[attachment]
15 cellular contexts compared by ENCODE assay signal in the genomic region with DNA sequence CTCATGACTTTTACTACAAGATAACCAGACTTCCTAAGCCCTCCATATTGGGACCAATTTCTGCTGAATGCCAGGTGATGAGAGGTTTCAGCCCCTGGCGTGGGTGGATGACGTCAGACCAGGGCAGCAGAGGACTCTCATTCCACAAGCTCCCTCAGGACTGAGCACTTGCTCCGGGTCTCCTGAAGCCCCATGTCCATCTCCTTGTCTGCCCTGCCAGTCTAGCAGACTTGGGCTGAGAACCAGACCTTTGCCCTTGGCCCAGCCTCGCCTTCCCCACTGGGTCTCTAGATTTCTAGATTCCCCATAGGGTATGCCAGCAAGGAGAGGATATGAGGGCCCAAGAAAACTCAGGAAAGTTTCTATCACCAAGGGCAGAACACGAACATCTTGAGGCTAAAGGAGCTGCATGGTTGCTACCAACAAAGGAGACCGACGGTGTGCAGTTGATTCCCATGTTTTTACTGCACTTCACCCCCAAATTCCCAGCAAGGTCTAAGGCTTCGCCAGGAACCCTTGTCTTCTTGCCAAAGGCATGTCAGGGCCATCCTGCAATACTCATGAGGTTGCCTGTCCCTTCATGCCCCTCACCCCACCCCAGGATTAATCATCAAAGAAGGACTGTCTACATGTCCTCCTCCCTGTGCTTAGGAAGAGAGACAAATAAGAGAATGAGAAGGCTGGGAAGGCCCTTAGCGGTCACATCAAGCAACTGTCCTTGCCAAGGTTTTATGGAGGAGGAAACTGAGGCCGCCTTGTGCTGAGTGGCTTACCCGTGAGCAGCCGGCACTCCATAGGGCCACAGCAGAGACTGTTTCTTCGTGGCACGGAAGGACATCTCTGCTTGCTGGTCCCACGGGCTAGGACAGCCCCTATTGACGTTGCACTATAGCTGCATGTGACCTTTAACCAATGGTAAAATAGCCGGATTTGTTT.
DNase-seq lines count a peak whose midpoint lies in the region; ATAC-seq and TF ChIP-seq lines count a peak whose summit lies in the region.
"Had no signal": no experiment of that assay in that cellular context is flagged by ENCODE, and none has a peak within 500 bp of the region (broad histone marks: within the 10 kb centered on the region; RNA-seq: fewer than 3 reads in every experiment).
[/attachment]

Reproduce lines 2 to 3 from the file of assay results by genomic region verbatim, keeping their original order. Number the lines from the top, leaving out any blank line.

DNase-seq lines count a peak whose midpoint lies in the region; ATAC-seq and TF ChIP-seq lines count a peak whose summit lies in the region.
"Had no signal": no experiment of that assay in that cellular context is flagged by ENCODE, and none has a peak within 500 bp of the region (broad histone marks: within the 10 kb centered on the region; RNA-seq: fewer than 3 reads in every experiment).